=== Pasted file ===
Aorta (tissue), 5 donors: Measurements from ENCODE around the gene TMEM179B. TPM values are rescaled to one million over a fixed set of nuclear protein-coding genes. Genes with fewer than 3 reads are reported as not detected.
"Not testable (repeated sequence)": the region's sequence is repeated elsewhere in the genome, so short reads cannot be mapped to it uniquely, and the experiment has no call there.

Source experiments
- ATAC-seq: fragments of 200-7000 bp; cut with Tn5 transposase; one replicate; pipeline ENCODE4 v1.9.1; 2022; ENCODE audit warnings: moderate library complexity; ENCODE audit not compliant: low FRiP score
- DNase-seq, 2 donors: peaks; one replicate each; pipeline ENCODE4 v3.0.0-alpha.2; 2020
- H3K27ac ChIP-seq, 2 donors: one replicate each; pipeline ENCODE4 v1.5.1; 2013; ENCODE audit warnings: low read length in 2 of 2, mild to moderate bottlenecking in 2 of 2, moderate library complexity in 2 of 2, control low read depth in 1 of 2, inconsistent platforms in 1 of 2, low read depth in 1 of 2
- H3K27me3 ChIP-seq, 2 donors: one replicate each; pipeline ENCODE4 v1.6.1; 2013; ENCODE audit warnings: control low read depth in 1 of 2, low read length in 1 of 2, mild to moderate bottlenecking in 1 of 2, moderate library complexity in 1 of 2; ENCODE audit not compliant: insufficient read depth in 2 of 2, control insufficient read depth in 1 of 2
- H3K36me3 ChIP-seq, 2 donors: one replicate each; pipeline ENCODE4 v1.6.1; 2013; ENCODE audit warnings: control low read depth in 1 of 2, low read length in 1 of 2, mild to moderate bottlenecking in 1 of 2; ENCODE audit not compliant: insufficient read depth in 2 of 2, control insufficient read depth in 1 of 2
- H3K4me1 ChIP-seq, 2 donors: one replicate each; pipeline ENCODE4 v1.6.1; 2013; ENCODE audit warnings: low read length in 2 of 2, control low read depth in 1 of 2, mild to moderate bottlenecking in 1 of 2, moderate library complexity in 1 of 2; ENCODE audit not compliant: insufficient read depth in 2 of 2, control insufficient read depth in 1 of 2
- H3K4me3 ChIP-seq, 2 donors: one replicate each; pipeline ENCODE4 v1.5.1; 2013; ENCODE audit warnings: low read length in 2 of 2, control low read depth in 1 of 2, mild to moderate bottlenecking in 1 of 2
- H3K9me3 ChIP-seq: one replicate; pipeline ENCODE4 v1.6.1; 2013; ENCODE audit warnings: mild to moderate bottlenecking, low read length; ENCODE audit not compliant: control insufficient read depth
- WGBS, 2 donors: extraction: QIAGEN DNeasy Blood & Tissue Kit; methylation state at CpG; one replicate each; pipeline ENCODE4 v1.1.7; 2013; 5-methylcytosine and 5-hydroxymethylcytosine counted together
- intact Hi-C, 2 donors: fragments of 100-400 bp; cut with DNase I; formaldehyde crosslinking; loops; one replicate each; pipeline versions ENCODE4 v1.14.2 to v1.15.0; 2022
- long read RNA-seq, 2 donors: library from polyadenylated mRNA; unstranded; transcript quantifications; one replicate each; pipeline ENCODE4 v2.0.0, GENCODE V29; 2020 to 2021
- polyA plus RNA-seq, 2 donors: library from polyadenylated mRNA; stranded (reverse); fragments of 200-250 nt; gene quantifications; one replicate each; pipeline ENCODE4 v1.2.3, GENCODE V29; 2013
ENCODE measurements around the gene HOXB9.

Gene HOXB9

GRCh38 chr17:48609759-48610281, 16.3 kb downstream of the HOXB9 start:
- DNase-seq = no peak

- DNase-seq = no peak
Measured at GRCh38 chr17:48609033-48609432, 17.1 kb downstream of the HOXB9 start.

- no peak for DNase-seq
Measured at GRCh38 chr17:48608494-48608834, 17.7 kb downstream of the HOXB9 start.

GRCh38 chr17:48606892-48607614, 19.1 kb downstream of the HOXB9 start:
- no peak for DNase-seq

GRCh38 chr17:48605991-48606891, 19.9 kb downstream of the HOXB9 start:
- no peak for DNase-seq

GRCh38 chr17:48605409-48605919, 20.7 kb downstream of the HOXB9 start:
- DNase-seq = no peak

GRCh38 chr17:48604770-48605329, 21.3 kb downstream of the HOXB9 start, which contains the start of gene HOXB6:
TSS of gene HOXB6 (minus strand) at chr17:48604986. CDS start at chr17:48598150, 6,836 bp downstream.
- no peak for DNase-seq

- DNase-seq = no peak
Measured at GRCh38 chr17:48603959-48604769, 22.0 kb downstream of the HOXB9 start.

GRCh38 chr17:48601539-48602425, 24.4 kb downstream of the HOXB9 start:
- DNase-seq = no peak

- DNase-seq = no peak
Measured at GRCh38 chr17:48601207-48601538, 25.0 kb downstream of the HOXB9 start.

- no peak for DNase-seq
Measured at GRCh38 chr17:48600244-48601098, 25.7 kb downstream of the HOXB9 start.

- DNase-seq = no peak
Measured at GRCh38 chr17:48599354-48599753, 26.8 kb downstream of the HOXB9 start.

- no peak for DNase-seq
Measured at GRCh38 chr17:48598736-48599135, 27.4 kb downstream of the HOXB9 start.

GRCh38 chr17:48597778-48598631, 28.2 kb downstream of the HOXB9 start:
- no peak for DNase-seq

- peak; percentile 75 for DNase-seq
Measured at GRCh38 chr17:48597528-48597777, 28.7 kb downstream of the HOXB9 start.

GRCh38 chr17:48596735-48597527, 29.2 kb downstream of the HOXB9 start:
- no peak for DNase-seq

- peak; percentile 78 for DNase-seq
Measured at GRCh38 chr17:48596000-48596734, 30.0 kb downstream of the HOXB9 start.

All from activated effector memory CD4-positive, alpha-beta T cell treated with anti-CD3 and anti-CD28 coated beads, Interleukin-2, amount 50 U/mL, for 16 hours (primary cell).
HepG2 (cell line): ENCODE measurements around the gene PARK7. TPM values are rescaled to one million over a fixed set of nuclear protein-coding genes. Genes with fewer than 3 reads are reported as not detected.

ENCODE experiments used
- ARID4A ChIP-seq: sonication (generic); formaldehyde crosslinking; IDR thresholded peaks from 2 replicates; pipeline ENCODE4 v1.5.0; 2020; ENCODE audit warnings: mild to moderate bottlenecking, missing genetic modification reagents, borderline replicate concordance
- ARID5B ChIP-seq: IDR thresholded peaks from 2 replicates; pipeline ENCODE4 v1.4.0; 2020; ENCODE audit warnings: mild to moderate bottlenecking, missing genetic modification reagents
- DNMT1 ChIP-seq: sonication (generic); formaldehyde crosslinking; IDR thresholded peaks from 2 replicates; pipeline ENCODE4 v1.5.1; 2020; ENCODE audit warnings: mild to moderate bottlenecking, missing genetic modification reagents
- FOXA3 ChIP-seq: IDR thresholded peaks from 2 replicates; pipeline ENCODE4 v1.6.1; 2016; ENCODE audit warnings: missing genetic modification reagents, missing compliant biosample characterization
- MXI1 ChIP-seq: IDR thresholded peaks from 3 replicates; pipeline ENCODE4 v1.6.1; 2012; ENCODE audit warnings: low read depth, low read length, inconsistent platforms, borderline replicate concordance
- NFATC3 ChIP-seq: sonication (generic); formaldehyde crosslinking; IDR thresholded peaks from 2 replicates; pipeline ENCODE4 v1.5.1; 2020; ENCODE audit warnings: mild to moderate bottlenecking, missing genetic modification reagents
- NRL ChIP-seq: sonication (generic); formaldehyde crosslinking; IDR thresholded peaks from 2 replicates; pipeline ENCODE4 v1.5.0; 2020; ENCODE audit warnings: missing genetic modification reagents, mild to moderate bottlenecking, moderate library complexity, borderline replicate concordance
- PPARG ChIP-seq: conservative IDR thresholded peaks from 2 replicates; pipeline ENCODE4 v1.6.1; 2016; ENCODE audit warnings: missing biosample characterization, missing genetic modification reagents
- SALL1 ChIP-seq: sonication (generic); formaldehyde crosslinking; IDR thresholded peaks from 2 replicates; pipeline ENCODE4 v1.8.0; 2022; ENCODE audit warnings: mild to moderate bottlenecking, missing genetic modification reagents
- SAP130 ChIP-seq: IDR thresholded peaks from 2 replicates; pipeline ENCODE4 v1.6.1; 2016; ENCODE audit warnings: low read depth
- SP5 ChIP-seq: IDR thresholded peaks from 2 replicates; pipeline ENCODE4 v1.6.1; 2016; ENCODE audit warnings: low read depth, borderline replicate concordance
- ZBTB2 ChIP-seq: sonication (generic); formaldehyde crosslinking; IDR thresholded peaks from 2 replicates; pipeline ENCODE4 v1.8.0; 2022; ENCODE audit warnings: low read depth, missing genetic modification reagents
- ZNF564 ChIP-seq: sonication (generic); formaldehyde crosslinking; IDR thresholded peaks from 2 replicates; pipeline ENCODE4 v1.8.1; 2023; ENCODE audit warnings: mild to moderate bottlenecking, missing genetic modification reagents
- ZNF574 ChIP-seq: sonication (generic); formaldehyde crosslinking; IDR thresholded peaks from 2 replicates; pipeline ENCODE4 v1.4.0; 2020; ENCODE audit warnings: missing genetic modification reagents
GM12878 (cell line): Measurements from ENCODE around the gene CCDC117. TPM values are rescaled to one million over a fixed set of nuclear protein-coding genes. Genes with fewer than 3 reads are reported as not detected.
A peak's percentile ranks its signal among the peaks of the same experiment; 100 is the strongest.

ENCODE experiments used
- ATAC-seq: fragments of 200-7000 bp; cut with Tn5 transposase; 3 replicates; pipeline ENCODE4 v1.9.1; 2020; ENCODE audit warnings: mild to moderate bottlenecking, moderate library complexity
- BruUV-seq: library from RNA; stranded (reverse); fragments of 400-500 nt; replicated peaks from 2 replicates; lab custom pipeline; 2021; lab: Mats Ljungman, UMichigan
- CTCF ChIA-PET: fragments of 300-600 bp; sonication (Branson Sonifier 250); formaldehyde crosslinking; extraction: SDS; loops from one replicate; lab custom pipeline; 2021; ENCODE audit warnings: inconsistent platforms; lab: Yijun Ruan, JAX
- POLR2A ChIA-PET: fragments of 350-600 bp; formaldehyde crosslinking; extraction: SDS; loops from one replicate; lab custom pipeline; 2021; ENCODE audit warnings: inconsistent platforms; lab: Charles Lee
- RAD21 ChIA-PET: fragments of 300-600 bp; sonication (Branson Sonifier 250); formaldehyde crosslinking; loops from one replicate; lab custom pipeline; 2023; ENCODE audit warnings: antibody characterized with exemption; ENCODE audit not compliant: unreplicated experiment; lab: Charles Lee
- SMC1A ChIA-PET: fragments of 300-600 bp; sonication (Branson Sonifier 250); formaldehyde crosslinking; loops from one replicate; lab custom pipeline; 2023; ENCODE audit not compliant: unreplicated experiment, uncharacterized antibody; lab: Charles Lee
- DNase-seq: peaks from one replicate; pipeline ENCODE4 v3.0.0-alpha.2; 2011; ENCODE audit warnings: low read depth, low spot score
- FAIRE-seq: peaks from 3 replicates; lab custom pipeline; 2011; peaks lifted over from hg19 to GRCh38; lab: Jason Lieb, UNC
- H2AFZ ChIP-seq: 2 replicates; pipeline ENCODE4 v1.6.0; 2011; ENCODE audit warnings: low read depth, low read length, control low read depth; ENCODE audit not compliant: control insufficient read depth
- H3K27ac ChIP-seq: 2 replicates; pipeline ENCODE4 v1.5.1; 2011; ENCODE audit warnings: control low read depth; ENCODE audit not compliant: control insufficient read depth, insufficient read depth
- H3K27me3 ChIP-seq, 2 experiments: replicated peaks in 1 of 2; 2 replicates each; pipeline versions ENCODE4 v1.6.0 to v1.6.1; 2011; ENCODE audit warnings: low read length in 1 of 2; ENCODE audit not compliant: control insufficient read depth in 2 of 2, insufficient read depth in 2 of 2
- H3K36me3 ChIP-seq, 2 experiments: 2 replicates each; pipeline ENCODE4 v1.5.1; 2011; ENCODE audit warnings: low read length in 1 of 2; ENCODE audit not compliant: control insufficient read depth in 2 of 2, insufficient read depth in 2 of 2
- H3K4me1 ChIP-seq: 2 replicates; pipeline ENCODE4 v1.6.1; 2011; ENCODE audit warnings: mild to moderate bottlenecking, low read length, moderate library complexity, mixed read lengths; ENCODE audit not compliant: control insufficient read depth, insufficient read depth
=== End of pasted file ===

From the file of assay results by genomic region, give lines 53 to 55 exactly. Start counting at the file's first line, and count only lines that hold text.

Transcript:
All from activated effector memory CD4-positive, alpha-beta T cell treated with anti-CD3 and anti-CD28 coated beads, Interleukin-2, amount 50 U/mL, for 16 hours (primary cell).
HepG2 (cell line): ENCODE measurements around the gene PARK7. TPM values are rescaled to one million over a fixed set of nuclear protein-coding genes. Genes with fewer than 3 reads are reported as not detected.

ENCODE experiments used